The Dart mission– The story begins in 2017 when astronomers predicted that an asteroid would hit Japan in the next decade. And the size of that asteroid would be like a cruise ship. Scientists and government officials from NASA and other space agencies gathered in Tokyo for the annual planetary defense conference. This happened in a hurry to devise plans to move the asteroid off its path to Earth. The fate of the island hinges on a fleet of robotic spacecraft to be launched over the next few years.
In 2020, the space agencies get together to launch four ships into the ominous space rock. The ships, known as kinetic impact elements or impactors, hit their targets directly. Japan was spared the evacuation of Hercules and the cities and neighborhoods were saved from destruction.
Last year in 2020, the space agencies get together to launch four ships into the ominous space rock. The ships, known as kinetic impact elements, hit their targets directly. Japan was spared the evacuation of Hercules and the cities and neighborhoods were saved from destruction.
None of these events actually happened. It was a simulation, a kind of board exercise for role-playing that employees did on a regular basis. And deflecting an object from space on its way to a fatal rendezvous with Earth is the preferred solution to this hands-on exercise in protecting the planet. But no one knows if the technology actually works. Never in the history of mankind has our species tried to expel an asteroid from our world.
Launching the DART by NASA-
On Wednesday at 1:21 p.m. Eastern Time, NASA launched a “Double Asteroid Redirection Test (DART)” mission from the US space base in California (local time on Tuesday). A 1,200-pound spacecraft will orbit the sun to hit a small asteroid called Dimorphos at 25,000 miles per hour next year. The size of this spacecraft is kinda refrigerator-sized.
If successful, the mission could demonstrate. For the first time, humanity’s ability to crash into a potentially dangerous asteroid from Earth.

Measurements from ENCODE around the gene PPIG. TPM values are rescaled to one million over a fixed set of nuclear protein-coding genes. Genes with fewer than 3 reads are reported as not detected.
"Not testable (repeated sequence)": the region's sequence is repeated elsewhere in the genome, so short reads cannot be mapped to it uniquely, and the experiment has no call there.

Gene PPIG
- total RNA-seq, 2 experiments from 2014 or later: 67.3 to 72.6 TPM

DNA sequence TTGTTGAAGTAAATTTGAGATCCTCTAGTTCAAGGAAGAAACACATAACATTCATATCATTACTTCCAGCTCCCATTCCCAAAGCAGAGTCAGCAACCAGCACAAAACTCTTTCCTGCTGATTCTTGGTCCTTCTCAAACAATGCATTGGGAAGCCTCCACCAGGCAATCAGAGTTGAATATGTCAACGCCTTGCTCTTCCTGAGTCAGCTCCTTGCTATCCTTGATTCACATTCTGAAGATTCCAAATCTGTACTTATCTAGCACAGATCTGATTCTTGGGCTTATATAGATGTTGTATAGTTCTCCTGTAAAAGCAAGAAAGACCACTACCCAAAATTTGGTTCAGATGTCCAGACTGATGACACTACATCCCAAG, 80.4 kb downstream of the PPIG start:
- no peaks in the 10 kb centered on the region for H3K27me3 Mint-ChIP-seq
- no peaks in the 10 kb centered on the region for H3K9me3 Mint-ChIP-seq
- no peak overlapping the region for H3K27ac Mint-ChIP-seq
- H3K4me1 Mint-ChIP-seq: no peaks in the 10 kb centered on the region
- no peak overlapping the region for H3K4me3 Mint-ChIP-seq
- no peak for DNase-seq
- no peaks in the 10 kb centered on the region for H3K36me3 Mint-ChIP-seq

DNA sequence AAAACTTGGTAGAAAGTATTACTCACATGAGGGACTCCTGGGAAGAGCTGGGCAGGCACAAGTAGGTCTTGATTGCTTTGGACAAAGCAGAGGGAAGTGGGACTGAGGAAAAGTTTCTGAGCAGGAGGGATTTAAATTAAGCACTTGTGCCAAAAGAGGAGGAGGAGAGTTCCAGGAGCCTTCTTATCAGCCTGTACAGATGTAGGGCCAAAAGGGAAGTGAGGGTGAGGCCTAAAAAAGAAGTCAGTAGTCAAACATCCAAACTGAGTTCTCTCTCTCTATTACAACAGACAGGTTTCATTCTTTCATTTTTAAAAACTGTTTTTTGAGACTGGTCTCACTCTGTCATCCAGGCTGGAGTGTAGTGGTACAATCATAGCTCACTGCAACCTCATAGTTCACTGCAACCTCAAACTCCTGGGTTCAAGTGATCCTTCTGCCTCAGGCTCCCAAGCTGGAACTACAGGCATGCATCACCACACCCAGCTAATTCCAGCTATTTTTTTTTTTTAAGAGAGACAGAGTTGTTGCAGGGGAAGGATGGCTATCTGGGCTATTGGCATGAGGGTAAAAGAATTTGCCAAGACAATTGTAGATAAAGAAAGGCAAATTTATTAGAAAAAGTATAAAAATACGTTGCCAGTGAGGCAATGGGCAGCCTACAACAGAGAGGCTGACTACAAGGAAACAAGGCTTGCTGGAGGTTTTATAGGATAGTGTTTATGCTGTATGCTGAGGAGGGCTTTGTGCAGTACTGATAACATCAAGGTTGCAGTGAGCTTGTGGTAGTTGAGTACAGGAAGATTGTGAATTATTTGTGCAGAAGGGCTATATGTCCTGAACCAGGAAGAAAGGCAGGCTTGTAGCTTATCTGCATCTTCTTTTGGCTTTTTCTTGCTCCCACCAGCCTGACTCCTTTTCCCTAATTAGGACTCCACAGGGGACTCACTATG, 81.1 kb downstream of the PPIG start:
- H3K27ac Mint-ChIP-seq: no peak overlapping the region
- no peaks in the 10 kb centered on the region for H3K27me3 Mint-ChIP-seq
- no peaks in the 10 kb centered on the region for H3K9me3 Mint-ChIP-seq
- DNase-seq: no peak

But no one knows if the technology actually works. Never in the history of mankind has our species tried to expel an asteroid from our world. But the $324 million DART mission is not normal for NASA.
Here is why,
A civilian agency primarily focused on research, climate monitoring, and hunting for traces of past life in our solar system. While coordinating and relying on certain activities of the Department of Defense, NASA has traditionally not been responsible for directing efforts to protect the United States – or, for that matter, Earth – from security threats.
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NASA then set up the Office for Planetary Defense Coordination in 2016 after an observer report urged the agency to better regulate its asteroid tracking efforts. This office, headed by Mr. Johnson, tasked with alerting the Department of Defense and the Federal Emergency Management Agency about the impending asteroid, is one of the few roles NASA has played in the national response to the threat of a major disaster.
The DART probe will visit Dimorphos and another asteroid, Didymos, in September or October 2022. The two asteroids, known as the dual system, orbit the sun every two years in an egg-shaped orbit that extends near Mars and returns around Earth. Dimorphos is a smaller pair, it is orbiting Didim like the moon about a mile away. It is rotating the larger rock every 11 hours and 55 minutes.
What’s the authority has said?
This is the only natural disaster we can prevent. Thomas Zurbuchen, NASA’s Associate Science Administrator, said at a press conference that he was confident that the DART effect would impact the asteroid’s orbit.
“It’s a 100 percent chance,” he said. “It’s really hard to imagine a scenario where someone enters a body like that with a lot of inertia, creates interaction and nothing happens on the other side.
But it all depends on DART’s ability to achieve its goals.
“We keep working harder so we don’t miss anything,” says Ed Reynolds, DART project manager at the Applied Physics Laboratory. However, he admits that there are “restrictions” on the DART-mounted sensor and he could deviate from his tracks.
However, the spacecraft will have about 90 percent of its fuel by the time it hits the asteroid next year and could fly to other space rocks if it doesn’t connect to Dimorphos.
“We currently don’t have a list of multiple asteroid replacements to target anymore,” he said. – But the opportunity is there.
You can read more on the official page of NASA & Regarding the mission, NASA has posted several tweets on their official site-